On Mon, Feb 07, 2000 at 10:01:36PM +0100, Harald Meland wrote:
My current CVS checkout is available ("live" :) under URL: http://www.uio.no/~hmeland/tmp/mailman-userdb/, with URL: http://www.uio.no/~hmeland/tmp/mailman-userdb/Mailman/LockFile.py being of special interest in this discussion...
Ah, very cool. You'll find my current version of LockFile.py attached, for reference, as you asked.
Thanks, I've skimmed through most of it now.
I think the link() solutions, as opposed to the rename() solution, is a better one, if you'll premit me.
For one, you can check on lock ownership by statting your own lockfile, which should only be touched by you, instead of reading a possibly highly volatile lockfile. You can also doublecheck the lockfile inode, see if it is equal to your own lockfiles' inode, to confirm that you have the lock.
... the downside being that if, e.g., anyone tries to read the info in the lockfile in the middle of a refresh(), they'll get a ValueError -- which your module seems to take care of, but it all looks a bit convoluted to my eyes. I especially dislike that lock() has to call locked() _after_ the check on ST_NLINK, because further down in lock() there's code that might break a lock it really shouldn't (if it weren't for the nonatomic-write-of-lock-contents issue).
I also see some bugs that are fixed in my module but still present in yours, but those are rather irrelevant to this discussion (as they can easily be ported to your module if that's the one we'll go for).
Does anyone but Thomas and me have any opinions on which locking scheme is preferrable? I guess I don't have any very strong feelings about the issue ;), so any sagely advise on the matter would be welcome.
[ I've tried to model my version of the module as closely as possible after the way Exim does its lockfile locking, the idea being that Exim really should have been around long enough to have solved these things correctly. Reading the longish comment from ca. line 1206 and onwards in src/transports/appendfile.c of the Exim distribution proved very helpful to me.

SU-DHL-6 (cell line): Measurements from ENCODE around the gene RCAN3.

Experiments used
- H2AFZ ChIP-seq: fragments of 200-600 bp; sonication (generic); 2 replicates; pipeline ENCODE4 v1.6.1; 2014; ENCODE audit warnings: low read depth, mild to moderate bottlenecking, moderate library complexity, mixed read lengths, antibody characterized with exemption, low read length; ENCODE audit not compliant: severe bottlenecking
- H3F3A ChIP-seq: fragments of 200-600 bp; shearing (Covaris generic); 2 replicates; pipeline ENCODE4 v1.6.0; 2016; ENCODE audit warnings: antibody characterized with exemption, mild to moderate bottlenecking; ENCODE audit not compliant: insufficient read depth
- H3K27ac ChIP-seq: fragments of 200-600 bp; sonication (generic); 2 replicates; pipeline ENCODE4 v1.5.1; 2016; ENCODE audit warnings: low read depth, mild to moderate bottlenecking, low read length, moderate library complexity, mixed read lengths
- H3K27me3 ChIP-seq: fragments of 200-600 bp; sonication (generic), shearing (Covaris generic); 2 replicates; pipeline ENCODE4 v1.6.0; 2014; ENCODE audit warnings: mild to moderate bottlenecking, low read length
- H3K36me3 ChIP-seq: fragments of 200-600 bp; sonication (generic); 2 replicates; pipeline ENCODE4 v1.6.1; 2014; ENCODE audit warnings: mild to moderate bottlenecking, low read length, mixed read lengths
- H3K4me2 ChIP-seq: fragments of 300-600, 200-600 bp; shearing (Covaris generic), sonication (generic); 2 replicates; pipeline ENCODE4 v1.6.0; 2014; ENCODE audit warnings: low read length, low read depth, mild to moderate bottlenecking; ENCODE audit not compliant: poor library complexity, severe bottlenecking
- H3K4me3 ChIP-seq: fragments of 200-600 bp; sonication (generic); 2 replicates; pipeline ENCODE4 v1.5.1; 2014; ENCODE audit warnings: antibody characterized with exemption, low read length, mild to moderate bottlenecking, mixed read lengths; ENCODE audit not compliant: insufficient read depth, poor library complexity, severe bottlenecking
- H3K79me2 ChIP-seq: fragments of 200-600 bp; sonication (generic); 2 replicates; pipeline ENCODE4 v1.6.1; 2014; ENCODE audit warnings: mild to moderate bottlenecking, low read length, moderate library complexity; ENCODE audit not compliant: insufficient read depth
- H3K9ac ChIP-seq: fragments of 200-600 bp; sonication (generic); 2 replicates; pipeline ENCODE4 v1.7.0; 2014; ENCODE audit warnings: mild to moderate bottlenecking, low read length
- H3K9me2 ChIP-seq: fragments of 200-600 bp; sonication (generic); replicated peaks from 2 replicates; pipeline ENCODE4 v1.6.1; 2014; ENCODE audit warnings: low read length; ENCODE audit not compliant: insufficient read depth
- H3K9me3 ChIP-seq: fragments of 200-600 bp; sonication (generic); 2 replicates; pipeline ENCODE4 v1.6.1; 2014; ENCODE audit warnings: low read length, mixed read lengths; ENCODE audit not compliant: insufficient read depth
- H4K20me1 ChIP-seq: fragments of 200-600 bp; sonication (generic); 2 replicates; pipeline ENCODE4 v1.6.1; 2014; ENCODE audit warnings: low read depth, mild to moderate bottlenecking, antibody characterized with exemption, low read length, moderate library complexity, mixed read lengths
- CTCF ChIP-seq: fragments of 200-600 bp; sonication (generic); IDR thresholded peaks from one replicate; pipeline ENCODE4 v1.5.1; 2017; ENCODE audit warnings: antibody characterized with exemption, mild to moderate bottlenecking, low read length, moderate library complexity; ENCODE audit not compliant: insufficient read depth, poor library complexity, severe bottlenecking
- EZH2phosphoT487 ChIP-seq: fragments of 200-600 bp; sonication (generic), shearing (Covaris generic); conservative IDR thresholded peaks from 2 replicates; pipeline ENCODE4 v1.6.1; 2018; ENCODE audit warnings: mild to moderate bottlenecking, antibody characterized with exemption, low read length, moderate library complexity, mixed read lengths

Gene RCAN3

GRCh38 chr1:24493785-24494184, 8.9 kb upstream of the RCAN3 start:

Of course, when it comes to lock stealing and other ugly (but needed, I guess) stuff, Exim couldn't provide much help. ]
Ah, well, I couldn't find any parts of Mailman in the CVS tree that acually _called_ steal, so I couldn't figure out what it should do in borderline cases.
The only place I know of is cron/gate_news.
However, reading your LockFile.py made me realise how to steal the lock. LockFile.steal() now does its utmost best to steal the lock, only failing if someone else is busy stealing the lock from us. It returns 1 for success, 0 for failure, mostly because I wanted it to signify that in some way.
... but the caller should note that steal() returning 1 does not necessarily imply that it is the owner of the lock (anymore). The steal() stuff is bound to be full of race conditions, AFAICT -- so whether it returns anything doesn't really matter (IMHO), as the return code truly can't be trusted anyway.
"HM" == Harald Meland Harald.Meland@usit.uio.no writes:
>> Ah, well, I couldn't find any parts of Mailman in the CVS tree >> that acually _called_ steal, so I couldn't figure out what it >> should do in borderline cases. HM> The only place I know of is cron/gate_news.
And even that no longer does (see my previous long post). I'm still not comfortable with radical changes to LockFile.py at this late stage of the game, but will re-examine this whole thread after 2.0 final.